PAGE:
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Infinite Equity

“All you need to do is buy 10 properties and refinance one property each year, pull out money to live on and you never need to worry about money or tax again.”

In 2003/4 Mortgage Managers were the cool thing.

Taking a more active approach than a bank or a broker (supposedly) Mortgage Managers help you achieve debt reduction quicker through a handful of ‘Special Strategies’.

This week a mate and long-time reader of Scribbles (let’s call him Alex), emailed me a question. Alex’s question went like this:

Hi Scotty,
Been tracking with your newsletter and picking up some really great knowledge!
Working off one of your tips on investment loan reduction, I wanted to pick your brains on a strategy I recently was exposed to – I am sure you get asked this a thousand times…

Basically, the idea is to build a property portfolio over a decade with interest only payments and live off equity. This particular group advocates never paying off your investment loan to maximise available cashflow.

“Why pay off your $2m debt when you have $8m in equity?”

What’s interesting is that they suggest taking a $1m+ facility when you have enough equity and live off that at approx 5% interest rate instead of the marginal tax rate.
What’s your take on this?
Regards Alex.

Alex has come across one of those ‘Special Strategies’, dug up, dusted off, repackaged and put back out to market.

That is the idea of Infinite Equity.

This strategy (excuse me while I choke) calls for the purchase of a number of investment properties using equity from the ones before. Once you hit a predetermined number, say 10, then you move from purchase mode to retirement mode.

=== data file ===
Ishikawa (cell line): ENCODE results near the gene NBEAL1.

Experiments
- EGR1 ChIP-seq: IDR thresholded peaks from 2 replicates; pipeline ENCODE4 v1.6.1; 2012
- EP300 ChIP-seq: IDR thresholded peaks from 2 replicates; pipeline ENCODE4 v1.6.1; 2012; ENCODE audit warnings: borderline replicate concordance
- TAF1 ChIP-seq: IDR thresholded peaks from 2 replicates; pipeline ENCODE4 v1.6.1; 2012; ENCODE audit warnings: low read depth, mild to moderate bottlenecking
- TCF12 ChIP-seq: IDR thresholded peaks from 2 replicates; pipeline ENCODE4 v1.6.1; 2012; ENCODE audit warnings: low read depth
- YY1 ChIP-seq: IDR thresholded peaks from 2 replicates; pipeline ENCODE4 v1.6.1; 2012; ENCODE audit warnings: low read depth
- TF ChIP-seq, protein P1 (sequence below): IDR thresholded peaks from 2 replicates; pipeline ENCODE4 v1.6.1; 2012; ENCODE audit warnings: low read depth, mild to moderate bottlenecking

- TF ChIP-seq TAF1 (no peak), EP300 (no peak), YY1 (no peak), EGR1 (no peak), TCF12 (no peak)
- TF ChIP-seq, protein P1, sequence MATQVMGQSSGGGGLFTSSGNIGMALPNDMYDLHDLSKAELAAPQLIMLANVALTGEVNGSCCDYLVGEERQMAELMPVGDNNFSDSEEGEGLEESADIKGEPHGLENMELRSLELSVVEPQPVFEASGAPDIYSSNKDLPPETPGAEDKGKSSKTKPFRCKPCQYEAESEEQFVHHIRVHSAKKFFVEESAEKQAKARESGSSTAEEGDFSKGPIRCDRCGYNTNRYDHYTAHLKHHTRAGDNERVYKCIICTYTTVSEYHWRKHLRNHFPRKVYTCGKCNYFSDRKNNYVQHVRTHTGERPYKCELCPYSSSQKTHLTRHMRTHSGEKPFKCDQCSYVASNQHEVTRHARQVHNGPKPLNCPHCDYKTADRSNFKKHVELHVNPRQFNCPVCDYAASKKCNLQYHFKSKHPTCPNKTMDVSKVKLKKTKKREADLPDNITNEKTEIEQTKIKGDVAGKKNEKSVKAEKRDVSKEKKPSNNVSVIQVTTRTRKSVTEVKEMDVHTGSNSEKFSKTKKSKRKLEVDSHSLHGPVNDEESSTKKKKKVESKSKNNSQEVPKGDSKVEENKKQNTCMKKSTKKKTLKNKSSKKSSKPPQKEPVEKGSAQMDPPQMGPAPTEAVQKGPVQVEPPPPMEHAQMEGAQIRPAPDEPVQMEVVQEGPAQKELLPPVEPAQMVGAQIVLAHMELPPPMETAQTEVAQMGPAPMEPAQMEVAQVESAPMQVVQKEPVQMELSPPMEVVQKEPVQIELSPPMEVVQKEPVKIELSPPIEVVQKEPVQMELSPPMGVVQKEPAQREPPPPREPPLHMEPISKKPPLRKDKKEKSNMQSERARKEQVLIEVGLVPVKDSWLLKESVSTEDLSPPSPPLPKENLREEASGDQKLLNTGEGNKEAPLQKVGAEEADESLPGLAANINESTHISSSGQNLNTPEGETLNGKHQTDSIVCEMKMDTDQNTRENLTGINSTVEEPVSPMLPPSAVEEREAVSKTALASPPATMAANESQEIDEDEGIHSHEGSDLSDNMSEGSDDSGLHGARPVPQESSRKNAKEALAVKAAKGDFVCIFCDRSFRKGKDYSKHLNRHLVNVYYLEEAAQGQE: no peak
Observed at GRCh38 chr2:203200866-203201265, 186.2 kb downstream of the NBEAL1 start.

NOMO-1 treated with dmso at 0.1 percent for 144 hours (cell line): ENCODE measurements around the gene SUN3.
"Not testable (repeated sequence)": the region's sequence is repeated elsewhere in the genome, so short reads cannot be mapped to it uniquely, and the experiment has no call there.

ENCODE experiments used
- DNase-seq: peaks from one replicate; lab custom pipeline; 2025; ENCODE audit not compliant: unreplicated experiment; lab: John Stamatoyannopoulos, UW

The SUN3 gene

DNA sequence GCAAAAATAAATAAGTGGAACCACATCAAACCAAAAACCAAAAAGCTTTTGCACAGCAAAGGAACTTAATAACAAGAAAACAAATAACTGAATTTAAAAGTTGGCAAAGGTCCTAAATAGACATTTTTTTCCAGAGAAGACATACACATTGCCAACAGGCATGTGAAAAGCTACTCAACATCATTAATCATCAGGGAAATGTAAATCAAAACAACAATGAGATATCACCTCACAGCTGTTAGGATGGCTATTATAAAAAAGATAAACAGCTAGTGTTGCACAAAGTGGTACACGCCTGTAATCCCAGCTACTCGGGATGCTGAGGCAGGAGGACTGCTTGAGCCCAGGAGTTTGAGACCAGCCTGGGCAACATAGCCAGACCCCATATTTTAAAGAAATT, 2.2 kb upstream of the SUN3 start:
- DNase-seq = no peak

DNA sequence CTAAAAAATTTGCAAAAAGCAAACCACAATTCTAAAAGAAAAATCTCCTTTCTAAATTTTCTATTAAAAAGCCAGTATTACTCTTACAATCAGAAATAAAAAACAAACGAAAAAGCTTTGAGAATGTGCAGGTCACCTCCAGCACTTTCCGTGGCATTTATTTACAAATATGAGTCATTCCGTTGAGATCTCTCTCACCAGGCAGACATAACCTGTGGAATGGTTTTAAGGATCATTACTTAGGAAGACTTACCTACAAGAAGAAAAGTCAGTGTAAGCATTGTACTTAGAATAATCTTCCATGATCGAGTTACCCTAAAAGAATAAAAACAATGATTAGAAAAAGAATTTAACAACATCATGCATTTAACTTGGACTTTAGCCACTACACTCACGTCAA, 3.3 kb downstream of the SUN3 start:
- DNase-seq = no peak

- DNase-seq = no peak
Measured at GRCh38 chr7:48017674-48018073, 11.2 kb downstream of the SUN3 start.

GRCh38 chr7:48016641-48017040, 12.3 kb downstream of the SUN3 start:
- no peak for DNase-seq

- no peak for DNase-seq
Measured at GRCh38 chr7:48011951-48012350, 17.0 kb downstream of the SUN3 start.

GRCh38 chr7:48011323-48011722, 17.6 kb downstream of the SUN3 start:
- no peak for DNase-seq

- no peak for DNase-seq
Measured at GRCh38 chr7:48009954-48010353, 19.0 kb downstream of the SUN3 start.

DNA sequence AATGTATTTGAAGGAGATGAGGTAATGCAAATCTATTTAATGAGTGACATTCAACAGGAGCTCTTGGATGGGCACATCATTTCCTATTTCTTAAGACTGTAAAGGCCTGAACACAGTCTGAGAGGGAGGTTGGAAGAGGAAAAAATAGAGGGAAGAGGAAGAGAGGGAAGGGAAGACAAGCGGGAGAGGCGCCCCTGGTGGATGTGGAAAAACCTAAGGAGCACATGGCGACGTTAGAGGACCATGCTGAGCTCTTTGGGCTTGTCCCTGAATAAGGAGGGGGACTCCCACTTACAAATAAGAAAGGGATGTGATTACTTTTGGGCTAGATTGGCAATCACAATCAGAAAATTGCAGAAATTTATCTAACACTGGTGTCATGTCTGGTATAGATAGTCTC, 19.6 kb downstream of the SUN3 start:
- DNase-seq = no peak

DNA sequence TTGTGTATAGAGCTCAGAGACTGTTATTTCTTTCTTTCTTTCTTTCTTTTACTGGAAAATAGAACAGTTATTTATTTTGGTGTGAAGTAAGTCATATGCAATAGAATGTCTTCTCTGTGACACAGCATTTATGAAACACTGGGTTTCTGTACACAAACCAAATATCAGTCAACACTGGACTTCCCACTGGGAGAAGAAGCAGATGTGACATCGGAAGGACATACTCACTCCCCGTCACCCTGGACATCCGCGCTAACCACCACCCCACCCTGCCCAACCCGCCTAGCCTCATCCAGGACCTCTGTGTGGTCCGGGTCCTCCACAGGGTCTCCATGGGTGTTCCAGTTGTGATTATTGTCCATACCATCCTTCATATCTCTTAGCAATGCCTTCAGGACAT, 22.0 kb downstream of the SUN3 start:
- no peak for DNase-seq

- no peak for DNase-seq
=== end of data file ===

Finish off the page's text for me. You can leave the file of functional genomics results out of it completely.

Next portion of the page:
During this time, you refinance (to 80% LVR) the oldest property, number 1, and draw down funds on which to live for the year.

In year 2, you refinance (again to 80%) property number 2 and draw down funds for living.

And so it goes, every year, forever..
What could possibly go wrong?

Pros and cons

I am not saying that it is bad to buy 10 properties, nor is it bad to refinance the property before to help buy the next one.

I am saying this strategy has holes.

What is wrong with the Infinite Equity model?
It assumes constant and lineal growth, costs, and income.
It assumes you always have the ability to borrow and take on debt.
It assumes the banks desire to lend, and their criteria are constant.
It assumes low interest rates that don’t kill your cashflow.

This is far from what actually happens in the market.

Growth is not lineal and nor are costs and serviceability. The long-term average might be that property doubles every 10 years, or it might not.

In the years there is not lineal growth, then the ability to refinance may not even be possible.

So, what happens to your annual income then?

The equal biggest issue I see with all the above, is the lack of room for tax in the strategy.

On top of the assumptions in growth and serviceability etc, if you did actually pull this off for a decade or so, then let’s hope you never need to sell?

If you refinance and pull money out as a deposit to buy another house, that money is moved from one asset to another. However, the Infinite Equity model in retirement mode, means that you refinance and pull money out to live on.

That money is goooonee.

No tax is paid as it is a refinance and not a classed income.
I am not a pro-tax-guy, but this is surely setting you up for failure.